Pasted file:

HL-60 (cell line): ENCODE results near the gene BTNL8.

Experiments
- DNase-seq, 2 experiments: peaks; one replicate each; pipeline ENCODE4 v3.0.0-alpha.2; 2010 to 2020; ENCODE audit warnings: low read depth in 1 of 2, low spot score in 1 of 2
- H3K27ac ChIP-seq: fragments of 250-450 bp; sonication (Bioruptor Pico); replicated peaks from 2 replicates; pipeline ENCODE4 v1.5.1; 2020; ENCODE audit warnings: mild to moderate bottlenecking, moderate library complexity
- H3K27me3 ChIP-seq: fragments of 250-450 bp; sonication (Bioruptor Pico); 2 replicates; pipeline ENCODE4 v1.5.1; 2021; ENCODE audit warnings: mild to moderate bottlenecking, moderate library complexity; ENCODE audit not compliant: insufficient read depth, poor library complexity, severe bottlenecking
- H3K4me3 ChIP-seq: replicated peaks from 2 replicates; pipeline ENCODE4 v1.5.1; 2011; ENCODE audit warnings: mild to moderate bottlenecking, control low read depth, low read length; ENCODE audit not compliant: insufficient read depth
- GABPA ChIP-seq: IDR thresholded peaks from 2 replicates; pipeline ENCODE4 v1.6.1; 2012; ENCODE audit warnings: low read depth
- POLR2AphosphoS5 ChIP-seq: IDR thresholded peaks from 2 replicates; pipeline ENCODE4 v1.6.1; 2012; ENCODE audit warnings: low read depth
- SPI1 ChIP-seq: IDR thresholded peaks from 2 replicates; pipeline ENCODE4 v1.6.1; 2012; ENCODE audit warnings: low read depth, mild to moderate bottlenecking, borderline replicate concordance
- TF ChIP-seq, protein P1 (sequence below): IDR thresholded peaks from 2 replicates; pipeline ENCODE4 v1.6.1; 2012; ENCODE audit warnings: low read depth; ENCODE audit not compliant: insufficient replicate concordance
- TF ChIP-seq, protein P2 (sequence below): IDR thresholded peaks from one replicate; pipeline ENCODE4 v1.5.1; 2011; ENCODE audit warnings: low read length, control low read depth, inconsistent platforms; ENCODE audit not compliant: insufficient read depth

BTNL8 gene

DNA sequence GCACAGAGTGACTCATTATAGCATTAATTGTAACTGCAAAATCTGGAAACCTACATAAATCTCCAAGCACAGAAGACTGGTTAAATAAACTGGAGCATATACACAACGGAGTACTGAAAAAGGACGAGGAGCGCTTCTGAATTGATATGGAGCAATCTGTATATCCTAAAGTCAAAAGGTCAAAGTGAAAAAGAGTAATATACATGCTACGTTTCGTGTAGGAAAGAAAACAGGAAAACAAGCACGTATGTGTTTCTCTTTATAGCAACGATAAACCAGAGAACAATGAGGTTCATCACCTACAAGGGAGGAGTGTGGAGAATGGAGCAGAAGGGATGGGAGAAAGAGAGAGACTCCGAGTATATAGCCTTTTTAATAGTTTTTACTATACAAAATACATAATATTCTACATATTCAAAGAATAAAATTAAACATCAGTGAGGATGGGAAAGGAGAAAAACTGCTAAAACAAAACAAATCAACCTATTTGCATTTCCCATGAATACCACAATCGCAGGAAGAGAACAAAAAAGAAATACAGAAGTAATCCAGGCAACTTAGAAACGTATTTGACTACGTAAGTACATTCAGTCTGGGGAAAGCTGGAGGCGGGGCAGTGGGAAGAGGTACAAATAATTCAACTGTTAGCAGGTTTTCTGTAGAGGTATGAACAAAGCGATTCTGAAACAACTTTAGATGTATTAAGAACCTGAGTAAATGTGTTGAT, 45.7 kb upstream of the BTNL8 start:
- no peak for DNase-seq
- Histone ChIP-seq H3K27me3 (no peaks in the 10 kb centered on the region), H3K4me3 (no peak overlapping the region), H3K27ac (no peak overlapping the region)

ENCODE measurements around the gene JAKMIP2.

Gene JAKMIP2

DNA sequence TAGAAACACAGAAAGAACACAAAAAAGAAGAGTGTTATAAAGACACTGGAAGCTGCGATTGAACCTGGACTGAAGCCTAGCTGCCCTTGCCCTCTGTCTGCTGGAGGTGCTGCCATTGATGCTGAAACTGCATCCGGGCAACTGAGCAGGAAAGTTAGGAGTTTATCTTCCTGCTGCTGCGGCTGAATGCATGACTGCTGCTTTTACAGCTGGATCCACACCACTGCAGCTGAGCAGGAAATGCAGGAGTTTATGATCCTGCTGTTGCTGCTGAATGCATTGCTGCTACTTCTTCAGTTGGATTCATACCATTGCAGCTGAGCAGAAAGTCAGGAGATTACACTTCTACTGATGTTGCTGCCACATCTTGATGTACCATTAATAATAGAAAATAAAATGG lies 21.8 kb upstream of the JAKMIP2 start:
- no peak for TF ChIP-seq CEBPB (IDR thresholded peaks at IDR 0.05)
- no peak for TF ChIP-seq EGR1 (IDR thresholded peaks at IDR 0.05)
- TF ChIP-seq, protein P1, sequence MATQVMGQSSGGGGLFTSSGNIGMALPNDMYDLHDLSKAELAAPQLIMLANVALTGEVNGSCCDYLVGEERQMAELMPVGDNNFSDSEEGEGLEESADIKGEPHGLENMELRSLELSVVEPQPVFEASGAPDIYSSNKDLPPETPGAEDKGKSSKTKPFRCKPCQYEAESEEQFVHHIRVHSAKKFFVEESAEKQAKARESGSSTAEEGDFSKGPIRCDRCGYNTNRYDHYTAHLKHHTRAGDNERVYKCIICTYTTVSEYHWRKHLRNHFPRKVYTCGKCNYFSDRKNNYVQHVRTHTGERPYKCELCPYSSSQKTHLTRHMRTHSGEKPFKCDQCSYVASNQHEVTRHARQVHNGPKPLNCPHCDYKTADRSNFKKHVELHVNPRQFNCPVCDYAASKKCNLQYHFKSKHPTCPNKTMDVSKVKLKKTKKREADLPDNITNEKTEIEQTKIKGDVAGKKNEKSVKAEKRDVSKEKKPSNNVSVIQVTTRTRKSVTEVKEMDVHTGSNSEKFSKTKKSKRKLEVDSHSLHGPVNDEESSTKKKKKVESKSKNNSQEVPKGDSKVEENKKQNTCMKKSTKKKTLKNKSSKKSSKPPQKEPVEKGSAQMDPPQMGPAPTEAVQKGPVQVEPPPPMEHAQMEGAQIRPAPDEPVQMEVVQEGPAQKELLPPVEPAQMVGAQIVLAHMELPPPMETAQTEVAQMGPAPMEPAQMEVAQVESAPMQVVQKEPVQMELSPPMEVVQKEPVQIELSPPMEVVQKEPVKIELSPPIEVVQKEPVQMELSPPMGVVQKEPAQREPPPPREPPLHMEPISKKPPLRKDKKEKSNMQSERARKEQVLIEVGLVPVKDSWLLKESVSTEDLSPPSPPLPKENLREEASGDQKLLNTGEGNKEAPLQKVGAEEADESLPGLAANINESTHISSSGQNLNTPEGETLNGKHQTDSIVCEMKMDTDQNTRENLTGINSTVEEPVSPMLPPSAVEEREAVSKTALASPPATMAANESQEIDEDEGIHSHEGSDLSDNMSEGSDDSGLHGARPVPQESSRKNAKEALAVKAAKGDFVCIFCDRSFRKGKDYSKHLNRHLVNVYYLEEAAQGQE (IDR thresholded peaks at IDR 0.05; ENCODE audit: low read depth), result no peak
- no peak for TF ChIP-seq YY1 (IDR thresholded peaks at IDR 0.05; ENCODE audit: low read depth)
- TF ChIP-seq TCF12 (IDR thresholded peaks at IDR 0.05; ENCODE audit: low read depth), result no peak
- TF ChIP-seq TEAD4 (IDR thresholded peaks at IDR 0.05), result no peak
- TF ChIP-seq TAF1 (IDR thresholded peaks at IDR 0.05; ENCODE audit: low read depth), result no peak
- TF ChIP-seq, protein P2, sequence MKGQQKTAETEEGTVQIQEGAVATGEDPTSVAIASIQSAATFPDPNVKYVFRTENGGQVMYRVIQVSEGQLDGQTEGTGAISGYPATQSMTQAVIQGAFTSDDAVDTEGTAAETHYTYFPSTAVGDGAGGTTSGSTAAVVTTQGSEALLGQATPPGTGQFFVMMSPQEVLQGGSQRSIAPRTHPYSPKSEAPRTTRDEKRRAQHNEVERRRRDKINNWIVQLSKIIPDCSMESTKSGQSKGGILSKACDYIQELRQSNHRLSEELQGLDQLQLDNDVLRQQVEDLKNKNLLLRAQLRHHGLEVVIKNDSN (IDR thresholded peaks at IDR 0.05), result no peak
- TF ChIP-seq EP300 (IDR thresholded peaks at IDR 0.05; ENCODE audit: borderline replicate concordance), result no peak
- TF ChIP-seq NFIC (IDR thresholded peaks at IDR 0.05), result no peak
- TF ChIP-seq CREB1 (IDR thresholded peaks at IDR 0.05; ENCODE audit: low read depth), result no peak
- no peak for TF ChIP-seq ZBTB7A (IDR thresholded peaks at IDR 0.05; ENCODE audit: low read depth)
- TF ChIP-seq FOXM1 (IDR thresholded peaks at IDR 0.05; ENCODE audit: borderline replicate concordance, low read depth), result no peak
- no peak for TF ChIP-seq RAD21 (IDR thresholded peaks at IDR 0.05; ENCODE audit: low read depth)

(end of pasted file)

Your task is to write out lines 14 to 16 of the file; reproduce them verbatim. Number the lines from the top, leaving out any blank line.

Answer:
- no peak for DNase-seq
- Histone ChIP-seq H3K27me3 (no peaks in the 10 kb centered on the region), H3K4me3 (no peak overlapping the region), H3K27ac (no peak overlapping the region)

ENCODE measurements around the gene JAKMIP2.